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CMBS tied to Trump son-in-law sails through market

By Joy Wiltermuth

By Joy Wiltermuth

NEW YORK (IFR) - Investors on Friday snapped up a new US$1.11bn commercial mortgage bond backed by a highly leveraged loan to refinance a New York property owned by President Donald Trump's son-in-law.

The US$100m loan, part of a big refinance package on a Times Square building owned by Jared Kushner's real-estate company, is 10% more than the property's value, according to Kroll Bond Rating Agency.

Although that 110% loan-to-value ratio is relatively high, it was not enough to deter investors, whose strong demand made the trade a success.

Lead banks Deutsche Bank and Citigroup were able to price the deal cheaply, with 9.82-year Triple A class clearing the market at swaps plus 90bp.

Similar bonds priced at 115bp in December, according to IFR data. Both banks declined to comment.

SKY HIGH DEBT

The loan on 229 West 43rd Street, an 18-story property that includes a popular bowling alley, was the biggest in the collateral underpinning the new bond.

Bond documents seen by IFR showed that Deutsche Bank originated much of the property's US$370m refinancing package - which includes the loan - in October before Trump's election.

On January 3, Kushner notified lenders on the property that he intended to resign from his post as manager of the building on January 19, according to the documents.

The mortgage seller told Fitch Ratings that his brother Joshua Kushner would manage the property instead, as part of the credit agency's vetting of the bond deal.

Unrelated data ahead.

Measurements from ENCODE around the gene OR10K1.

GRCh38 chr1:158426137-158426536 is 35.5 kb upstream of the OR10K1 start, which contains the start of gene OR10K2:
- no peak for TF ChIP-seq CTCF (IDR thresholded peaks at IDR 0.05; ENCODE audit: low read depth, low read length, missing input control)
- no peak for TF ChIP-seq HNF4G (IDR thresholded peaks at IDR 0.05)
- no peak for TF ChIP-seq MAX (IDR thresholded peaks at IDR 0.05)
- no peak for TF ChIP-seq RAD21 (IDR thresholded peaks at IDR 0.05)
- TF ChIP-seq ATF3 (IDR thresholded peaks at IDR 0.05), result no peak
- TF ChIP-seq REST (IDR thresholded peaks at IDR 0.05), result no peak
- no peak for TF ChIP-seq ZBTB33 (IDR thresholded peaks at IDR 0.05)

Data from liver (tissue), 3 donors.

"Loan documents will be amended to provide that both Jared Kushner and (his brother) Joshua Kushner will be guarantors under the non-recourse carve-out guaranty and will individually and collectively constitute key principals for purposes of such documents," Fitch Ratings said in a note.

"However, such proposal is not final and may be subject to further change."

A call to Kushner Companies for comment was not immediately returned.

Kroll assigned the Kushner loan part of the bond a 110.3% loan-to-value ratio, noting that the borrower only pays interest during the full term of the loan and is not required to pay down principal.

Interest-only loans are viewed as more likely to default because the entire balance of the loan comes due in one fell swoop at maturity.

Fitch meanwhile calculated the LTV ratio at 129.6% and Moody's Investors Service gave it 127.9%.

Alarming levels of leverage have become commonplace in CMBS over the past few years.

Last year, however, the average conduit pool's LTV dipped from record highs to 113%, according to Moody's.

(Reporting by Joy Wiltermuth; Editing by Marc Carnegie and Shankar Ramakrishnan)

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